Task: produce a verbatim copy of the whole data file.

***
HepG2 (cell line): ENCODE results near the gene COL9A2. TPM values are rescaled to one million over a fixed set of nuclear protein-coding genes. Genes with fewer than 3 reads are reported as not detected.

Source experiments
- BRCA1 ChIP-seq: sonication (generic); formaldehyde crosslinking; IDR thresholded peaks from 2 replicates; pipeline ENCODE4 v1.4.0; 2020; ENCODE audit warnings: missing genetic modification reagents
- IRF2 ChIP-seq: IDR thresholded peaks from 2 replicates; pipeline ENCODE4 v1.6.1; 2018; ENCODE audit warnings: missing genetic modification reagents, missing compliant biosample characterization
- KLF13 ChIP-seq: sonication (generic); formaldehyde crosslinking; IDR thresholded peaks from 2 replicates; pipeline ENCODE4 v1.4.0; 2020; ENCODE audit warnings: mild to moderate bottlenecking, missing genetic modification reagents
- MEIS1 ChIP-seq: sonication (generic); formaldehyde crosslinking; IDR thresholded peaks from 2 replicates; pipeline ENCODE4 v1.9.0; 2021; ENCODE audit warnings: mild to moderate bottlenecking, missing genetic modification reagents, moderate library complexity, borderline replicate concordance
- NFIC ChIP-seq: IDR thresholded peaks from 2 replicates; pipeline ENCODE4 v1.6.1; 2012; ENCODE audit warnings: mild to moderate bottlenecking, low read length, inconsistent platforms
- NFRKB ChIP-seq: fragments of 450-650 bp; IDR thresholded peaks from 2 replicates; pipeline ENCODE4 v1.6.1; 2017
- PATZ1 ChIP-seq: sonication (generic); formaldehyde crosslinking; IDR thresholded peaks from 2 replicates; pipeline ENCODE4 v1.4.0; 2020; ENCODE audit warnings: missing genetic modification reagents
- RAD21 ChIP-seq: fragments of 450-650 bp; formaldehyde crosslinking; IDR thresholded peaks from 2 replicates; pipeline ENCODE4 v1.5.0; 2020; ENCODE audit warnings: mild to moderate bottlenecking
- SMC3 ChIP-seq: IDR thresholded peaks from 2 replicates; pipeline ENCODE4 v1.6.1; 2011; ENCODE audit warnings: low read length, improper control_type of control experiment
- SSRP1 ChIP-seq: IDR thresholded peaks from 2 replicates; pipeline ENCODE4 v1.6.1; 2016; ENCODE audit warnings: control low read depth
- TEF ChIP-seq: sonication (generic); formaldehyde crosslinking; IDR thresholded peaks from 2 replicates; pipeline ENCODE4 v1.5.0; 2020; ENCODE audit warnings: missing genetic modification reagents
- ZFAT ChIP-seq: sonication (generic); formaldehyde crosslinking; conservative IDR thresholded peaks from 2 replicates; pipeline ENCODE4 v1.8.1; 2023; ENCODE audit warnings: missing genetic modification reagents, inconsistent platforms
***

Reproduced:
HepG2 (cell line): ENCODE results near the gene COL9A2. TPM values are rescaled to one million over a fixed set of nuclear protein-coding genes. Genes with fewer than 3 reads are reported as not detected.

Source experiments
- BRCA1 ChIP-seq: sonication (generic); formaldehyde crosslinking; IDR thresholded peaks from 2 replicates; pipeline ENCODE4 v1.4.0; 2020; ENCODE audit warnings: missing genetic modification reagents
- IRF2 ChIP-seq: IDR thresholded peaks from 2 replicates; pipeline ENCODE4 v1.6.1; 2018; ENCODE audit warnings: missing genetic modification reagents, missing compliant biosample characterization
- KLF13 ChIP-seq: sonication (generic); formaldehyde crosslinking; IDR thresholded peaks from 2 replicates; pipeline ENCODE4 v1.4.0; 2020; ENCODE audit warnings: mild to moderate bottlenecking, missing genetic modification reagents
- MEIS1 ChIP-seq: sonication (generic); formaldehyde crosslinking; IDR thresholded peaks from 2 replicates; pipeline ENCODE4 v1.9.0; 2021; ENCODE audit warnings: mild to moderate bottlenecking, missing genetic modification reagents, moderate library complexity, borderline replicate concordance
- NFIC ChIP-seq: IDR thresholded peaks from 2 replicates; pipeline ENCODE4 v1.6.1; 2012; ENCODE audit warnings: mild to moderate bottlenecking, low read length, inconsistent platforms
- NFRKB ChIP-seq: fragments of 450-650 bp; IDR thresholded peaks from 2 replicates; pipeline ENCODE4 v1.6.1; 2017
- PATZ1 ChIP-seq: sonication (generic); formaldehyde crosslinking; IDR thresholded peaks from 2 replicates; pipeline ENCODE4 v1.4.0; 2020; ENCODE audit warnings: missing genetic modification reagents
- RAD21 ChIP-seq: fragments of 450-650 bp; formaldehyde crosslinking; IDR thresholded peaks from 2 replicates; pipeline ENCODE4 v1.5.0; 2020; ENCODE audit warnings: mild to moderate bottlenecking
- SMC3 ChIP-seq: IDR thresholded peaks from 2 replicates; pipeline ENCODE4 v1.6.1; 2011; ENCODE audit warnings: low read length, improper control_type of control experiment
- SSRP1 ChIP-seq: IDR thresholded peaks from 2 replicates; pipeline ENCODE4 v1.6.1; 2016; ENCODE audit warnings: control low read depth
- TEF ChIP-seq: sonication (generic); formaldehyde crosslinking; IDR thresholded peaks from 2 replicates; pipeline ENCODE4 v1.5.0; 2020; ENCODE audit warnings: missing genetic modification reagents
- ZFAT ChIP-seq: sonication (generic); formaldehyde crosslinking; conservative IDR thresholded peaks from 2 replicates; pipeline ENCODE4 v1.8.1; 2023; ENCODE audit warnings: missing genetic modification reagents, inconsistent platforms